The coronavirus pandemic will push the global economy into the deepest recession since the Great Depression, the head of the International Monetary Fund (IMF) says.
- IMF boss Kristalina Georgieva says there is no question 2020 will be an “exceptionally difficult” year
- Emerging markets and low-income nations across Africa, Latin America and much of Asia are most at risk, she says
- The 189-nation IMF and its sister lending organisation, the World Bank, will hold virtual meetings next week
IMF managing director Kristalina Georgieva said the world’s poorest countries would suffer the most if the COVID-19 fallout drove markets to their lowest levels since the 1930s.
“We anticipate the worst economic fallout since the Great Depression,” Ms Georgieva said, speaking ahead of next week’s virtual meetings of the 189-nation IMF and its sister lending organisation, the World Bank.
She said the IMF would release an updated world economic forecast on Tuesday that would show just how quickly the coronavirus outbreak had turned what had been expected to be a solid year of growth into a deep downturn.
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Just three months ago, the IMF was forecasting 160 nations would enjoy positive income growth on a per capita basis.
Now the expectation is more than 170 nations will have negative per capita income growth this year.
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Emerging markets and low-income nations across Africa, Latin America and much of Asia were at high risk, she said.
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“With weak health systems to begin with, many face the dreadful challenge of fighting the virus in densely populated cities and poverty-stricken slums, where social distancing is hardly an option,” Ms Georgieva said.
Investors have grown fearful of leaving their money in emerging economies that could be hit hard by a global recession.
As a result, capital outflows from emerging-market countries has totalled more than $US100 billion ($158 billion) over the past two months, more than three times larger than the same period at the start of the global financial crisis, Ms Georgieva noted.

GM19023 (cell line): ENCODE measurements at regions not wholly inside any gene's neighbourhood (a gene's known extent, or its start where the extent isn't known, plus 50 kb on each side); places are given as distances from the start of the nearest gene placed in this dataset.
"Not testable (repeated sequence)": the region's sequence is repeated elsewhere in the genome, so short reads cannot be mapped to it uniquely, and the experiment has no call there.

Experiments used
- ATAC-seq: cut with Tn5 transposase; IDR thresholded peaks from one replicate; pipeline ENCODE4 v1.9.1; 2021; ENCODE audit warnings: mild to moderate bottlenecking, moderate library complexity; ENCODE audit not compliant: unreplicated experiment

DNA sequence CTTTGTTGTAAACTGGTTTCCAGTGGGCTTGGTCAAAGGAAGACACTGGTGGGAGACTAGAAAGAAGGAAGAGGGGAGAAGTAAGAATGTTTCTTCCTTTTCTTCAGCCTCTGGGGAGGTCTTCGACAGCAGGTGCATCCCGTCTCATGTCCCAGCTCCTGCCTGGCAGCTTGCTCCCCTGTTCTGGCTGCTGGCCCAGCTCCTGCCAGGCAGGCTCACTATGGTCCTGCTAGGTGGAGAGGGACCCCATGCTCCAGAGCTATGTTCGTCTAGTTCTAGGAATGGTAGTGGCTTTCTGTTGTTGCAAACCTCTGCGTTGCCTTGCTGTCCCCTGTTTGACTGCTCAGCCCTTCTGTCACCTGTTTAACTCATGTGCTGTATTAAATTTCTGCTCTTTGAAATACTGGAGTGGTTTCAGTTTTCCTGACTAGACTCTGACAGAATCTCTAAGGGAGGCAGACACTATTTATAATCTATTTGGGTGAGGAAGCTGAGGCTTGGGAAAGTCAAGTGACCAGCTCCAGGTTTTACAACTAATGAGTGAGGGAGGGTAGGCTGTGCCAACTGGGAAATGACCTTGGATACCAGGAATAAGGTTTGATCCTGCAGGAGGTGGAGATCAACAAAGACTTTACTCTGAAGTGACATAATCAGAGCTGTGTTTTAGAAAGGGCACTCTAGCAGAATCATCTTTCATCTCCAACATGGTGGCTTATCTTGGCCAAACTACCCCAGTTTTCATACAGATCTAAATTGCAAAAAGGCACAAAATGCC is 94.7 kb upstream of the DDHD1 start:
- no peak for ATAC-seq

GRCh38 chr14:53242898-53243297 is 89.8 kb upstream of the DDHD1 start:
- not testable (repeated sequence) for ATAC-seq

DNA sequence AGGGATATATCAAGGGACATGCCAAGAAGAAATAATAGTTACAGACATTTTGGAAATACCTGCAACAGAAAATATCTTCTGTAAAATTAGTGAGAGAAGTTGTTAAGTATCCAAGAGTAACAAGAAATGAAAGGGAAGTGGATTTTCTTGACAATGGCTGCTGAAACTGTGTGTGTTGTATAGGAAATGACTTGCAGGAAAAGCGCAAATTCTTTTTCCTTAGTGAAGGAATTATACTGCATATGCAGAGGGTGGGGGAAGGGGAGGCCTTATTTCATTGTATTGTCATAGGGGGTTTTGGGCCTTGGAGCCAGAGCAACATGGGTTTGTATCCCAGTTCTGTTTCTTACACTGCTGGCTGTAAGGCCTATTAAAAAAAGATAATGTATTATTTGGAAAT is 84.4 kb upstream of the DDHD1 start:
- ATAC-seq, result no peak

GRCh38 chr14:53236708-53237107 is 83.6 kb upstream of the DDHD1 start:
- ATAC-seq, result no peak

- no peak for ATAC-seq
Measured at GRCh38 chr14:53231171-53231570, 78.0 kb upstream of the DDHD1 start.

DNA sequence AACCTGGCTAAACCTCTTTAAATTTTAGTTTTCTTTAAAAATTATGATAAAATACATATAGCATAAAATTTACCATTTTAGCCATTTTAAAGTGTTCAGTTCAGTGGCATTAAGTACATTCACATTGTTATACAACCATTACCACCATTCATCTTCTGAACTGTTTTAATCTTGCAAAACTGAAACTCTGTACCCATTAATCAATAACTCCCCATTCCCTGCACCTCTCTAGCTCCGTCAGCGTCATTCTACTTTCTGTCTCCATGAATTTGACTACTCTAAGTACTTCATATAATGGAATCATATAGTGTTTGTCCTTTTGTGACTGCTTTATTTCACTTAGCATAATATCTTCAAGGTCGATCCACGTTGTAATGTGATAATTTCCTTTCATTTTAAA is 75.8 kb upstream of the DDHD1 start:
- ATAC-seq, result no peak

In addition, countries that depend on exporting commodities have taken a double blow because of the steep fall in commodity prices.
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Another 6.6 million file for unemployment
Numbers released on Thursday by the US Government showed 6.6 million American workers applied for unemployment benefits last week, on top of more than 10 million in the two weeks before that.
That amounts to about one in 10 American workers — the biggest, fastest pile-up of job losses since the world’s largest economy began keeping records in 1948.
And still more job cuts are expected.
The US unemployment rate in April could hit 15 per cent, a number not seen since the tail end of the Great Depression.
Ms Georgieva said there was no question 2020 would be an “exceptionally difficult” year.
She said if the pandemic faded in the second half of the year, allowing the gradual lifting of containment measures and the reopening of the global economy, the IMF was forecasting a partial recovery in 2021.
“I stress there is tremendous uncertainty around the outlook,” she said.
“It could get worse depending on many variable factors, including the duration of the pandemic.”
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She said she and World Bank president David Malpass would pursue at next week’s virtual meetings an agreement to adopt a standstill on debt payments over the next year by the world’s poorest nations, freeing up money they could use for critical health needs.
She also said the IMF was prepared to commit its $US1 trillion in lending capacity to providing support to nations that needed help dealing with the pandemic.
“We are responding to an unprecedented number of calls for emergency financing from over 90 countries so far,” she said.
The IMF’s executive board agreed to double the loan levels it would provide from its emergency facilities that she said should allow the IMF to provide about $US100 billion in financing to low-income countries.
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